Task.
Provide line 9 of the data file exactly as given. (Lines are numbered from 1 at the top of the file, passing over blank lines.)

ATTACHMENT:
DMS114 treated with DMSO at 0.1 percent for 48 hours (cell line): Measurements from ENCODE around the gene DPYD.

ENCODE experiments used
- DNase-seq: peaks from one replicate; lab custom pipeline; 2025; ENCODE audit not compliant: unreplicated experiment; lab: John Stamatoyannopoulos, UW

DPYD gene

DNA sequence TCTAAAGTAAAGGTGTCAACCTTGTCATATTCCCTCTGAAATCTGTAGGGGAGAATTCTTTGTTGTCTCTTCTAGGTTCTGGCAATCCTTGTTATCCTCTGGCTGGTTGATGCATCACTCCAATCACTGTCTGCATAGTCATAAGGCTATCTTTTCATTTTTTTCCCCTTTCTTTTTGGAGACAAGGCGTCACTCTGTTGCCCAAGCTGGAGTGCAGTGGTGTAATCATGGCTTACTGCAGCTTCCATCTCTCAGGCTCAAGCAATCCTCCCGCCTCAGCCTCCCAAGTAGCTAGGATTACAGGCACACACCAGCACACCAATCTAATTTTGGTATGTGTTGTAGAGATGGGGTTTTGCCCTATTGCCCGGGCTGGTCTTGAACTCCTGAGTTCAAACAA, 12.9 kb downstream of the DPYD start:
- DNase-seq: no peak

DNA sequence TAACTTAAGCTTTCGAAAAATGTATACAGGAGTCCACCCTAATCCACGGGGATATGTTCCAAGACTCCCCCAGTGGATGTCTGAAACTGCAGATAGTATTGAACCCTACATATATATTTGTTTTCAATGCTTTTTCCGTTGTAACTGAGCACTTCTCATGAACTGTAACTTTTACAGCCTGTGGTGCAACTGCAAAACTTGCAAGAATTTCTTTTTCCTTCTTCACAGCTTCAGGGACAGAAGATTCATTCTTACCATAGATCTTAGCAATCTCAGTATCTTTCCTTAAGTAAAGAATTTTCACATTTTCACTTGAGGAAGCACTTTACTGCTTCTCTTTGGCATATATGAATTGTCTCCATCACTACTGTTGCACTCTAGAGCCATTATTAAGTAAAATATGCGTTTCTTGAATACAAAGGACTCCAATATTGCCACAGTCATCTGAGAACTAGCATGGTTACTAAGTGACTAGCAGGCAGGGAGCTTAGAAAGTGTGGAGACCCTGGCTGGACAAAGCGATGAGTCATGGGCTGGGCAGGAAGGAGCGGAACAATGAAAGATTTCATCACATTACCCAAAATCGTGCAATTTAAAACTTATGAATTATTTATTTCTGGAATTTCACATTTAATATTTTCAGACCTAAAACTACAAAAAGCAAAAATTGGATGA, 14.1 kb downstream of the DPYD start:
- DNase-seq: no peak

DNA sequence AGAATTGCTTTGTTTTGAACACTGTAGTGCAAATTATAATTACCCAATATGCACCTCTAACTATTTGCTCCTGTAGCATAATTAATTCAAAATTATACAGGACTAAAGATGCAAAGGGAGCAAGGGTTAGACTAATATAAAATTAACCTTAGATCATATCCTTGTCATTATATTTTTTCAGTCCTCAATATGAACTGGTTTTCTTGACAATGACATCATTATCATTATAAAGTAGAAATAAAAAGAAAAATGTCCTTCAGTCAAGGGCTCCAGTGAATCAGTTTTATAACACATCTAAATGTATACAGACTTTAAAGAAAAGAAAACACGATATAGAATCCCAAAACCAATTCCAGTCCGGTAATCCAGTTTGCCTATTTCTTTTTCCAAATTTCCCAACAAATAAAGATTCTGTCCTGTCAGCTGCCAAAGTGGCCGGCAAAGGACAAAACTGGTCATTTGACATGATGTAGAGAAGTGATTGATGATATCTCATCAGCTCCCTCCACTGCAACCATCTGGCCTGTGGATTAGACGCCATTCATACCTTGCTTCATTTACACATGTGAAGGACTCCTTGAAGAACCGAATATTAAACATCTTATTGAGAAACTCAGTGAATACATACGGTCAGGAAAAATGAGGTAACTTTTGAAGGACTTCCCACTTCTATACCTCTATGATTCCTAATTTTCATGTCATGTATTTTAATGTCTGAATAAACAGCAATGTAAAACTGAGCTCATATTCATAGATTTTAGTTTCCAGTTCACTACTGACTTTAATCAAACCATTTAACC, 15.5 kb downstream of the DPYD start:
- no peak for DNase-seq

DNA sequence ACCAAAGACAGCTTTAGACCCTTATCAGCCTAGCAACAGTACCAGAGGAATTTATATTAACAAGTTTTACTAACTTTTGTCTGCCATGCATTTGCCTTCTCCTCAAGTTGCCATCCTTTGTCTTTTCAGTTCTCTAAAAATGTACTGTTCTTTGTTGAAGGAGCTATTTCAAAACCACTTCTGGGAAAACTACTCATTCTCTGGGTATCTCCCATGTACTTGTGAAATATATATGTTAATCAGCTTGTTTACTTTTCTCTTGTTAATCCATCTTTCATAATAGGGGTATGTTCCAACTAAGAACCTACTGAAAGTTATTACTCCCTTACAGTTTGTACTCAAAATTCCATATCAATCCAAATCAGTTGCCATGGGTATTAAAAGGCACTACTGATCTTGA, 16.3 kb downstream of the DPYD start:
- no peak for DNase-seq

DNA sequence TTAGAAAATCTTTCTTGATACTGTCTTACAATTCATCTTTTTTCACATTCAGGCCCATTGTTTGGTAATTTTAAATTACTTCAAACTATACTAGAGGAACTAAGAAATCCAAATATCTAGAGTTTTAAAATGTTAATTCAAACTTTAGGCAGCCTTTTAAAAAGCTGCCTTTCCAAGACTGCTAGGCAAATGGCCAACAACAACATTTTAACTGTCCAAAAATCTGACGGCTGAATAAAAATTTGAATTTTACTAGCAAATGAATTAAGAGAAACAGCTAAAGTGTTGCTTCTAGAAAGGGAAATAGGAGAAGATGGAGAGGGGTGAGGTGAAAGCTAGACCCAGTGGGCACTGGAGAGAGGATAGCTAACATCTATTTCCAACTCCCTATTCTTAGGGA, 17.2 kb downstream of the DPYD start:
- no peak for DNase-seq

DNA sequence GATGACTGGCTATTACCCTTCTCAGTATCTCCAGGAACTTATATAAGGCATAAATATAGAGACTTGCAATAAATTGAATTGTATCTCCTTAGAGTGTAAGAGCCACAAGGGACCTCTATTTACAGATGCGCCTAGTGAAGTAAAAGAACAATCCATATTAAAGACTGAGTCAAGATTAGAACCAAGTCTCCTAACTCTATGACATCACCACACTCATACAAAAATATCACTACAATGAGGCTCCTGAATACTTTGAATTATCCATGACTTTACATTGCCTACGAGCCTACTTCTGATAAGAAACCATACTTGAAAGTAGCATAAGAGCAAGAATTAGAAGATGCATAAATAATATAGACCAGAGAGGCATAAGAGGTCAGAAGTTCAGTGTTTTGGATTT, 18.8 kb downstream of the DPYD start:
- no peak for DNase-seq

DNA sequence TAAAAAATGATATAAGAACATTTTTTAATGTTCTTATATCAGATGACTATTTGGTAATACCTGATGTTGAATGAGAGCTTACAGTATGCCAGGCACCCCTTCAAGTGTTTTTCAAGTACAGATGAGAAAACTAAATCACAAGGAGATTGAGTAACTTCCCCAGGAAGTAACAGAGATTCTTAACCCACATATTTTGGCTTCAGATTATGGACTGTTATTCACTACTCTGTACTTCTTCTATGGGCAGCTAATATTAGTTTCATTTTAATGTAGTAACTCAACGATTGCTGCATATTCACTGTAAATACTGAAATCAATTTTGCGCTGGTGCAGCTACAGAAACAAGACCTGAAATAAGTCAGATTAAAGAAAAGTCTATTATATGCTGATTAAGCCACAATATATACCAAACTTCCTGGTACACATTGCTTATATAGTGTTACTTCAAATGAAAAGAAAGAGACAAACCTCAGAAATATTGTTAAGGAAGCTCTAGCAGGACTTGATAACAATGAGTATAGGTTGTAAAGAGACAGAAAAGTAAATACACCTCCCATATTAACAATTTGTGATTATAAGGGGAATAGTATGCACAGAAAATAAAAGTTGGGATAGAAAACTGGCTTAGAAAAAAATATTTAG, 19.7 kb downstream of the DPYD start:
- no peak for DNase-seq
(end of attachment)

DNA sequence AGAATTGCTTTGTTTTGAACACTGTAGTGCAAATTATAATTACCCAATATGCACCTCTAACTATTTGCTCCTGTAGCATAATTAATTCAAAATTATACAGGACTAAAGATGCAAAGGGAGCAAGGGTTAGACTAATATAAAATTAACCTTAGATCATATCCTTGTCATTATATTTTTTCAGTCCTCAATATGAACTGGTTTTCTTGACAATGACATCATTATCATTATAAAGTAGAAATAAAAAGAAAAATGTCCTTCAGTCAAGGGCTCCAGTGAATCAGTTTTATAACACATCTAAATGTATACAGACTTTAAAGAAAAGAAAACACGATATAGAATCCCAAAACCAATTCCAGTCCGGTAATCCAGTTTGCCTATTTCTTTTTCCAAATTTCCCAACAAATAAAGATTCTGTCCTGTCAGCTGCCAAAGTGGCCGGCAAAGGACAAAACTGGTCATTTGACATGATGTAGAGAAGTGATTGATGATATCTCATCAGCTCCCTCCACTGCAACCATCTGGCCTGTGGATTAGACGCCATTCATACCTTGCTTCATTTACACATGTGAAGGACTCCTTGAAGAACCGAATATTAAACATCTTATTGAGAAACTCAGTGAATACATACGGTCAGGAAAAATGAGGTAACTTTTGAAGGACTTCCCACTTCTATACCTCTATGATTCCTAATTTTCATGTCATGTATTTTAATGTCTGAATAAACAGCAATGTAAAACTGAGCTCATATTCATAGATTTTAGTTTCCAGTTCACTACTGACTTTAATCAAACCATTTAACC, 15.5 kb downstream of the DPYD start: